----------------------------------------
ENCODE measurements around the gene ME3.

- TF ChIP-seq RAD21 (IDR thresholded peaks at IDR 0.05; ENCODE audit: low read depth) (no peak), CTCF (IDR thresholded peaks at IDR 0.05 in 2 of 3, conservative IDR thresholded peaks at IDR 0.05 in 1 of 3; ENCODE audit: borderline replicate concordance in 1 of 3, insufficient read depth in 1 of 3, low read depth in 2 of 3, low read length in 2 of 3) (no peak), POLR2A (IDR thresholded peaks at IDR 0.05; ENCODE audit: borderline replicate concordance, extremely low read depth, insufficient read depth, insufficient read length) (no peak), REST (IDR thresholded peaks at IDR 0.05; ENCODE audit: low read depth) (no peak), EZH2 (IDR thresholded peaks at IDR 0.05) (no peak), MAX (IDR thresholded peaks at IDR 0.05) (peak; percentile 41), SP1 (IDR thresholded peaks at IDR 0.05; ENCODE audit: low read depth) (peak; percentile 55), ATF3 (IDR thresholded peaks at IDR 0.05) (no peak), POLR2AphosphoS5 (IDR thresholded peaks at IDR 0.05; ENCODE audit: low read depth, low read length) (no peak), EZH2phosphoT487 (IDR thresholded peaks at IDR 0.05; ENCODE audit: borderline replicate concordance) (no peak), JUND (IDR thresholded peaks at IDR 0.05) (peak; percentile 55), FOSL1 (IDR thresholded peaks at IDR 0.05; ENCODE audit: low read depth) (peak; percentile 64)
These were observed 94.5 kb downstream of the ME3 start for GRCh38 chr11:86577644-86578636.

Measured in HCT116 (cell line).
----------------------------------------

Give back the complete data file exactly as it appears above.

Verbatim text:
ENCODE measurements around the gene ME3.

- TF ChIP-seq RAD21 (IDR thresholded peaks at IDR 0.05; ENCODE audit: low read depth) (no peak), CTCF (IDR thresholded peaks at IDR 0.05 in 2 of 3, conservative IDR thresholded peaks at IDR 0.05 in 1 of 3; ENCODE audit: borderline replicate concordance in 1 of 3, insufficient read depth in 1 of 3, low read depth in 2 of 3, low read length in 2 of 3) (no peak), POLR2A (IDR thresholded peaks at IDR 0.05; ENCODE audit: borderline replicate concordance, extremely low read depth, insufficient read depth, insufficient read length) (no peak), REST (IDR thresholded peaks at IDR 0.05; ENCODE audit: low read depth) (no peak), EZH2 (IDR thresholded peaks at IDR 0.05) (no peak), MAX (IDR thresholded peaks at IDR 0.05) (peak; percentile 41), SP1 (IDR thresholded peaks at IDR 0.05; ENCODE audit: low read depth) (peak; percentile 55), ATF3 (IDR thresholded peaks at IDR 0.05) (no peak), POLR2AphosphoS5 (IDR thresholded peaks at IDR 0.05; ENCODE audit: low read depth, low read length) (no peak), EZH2phosphoT487 (IDR thresholded peaks at IDR 0.05; ENCODE audit: borderline replicate concordance) (no peak), JUND (IDR thresholded peaks at IDR 0.05) (peak; percentile 55), FOSL1 (IDR thresholded peaks at IDR 0.05; ENCODE audit: low read depth) (peak; percentile 64)
These were observed 94.5 kb downstream of the ME3 start for GRCh38 chr11:86577644-86578636.

Measured in HCT116 (cell line).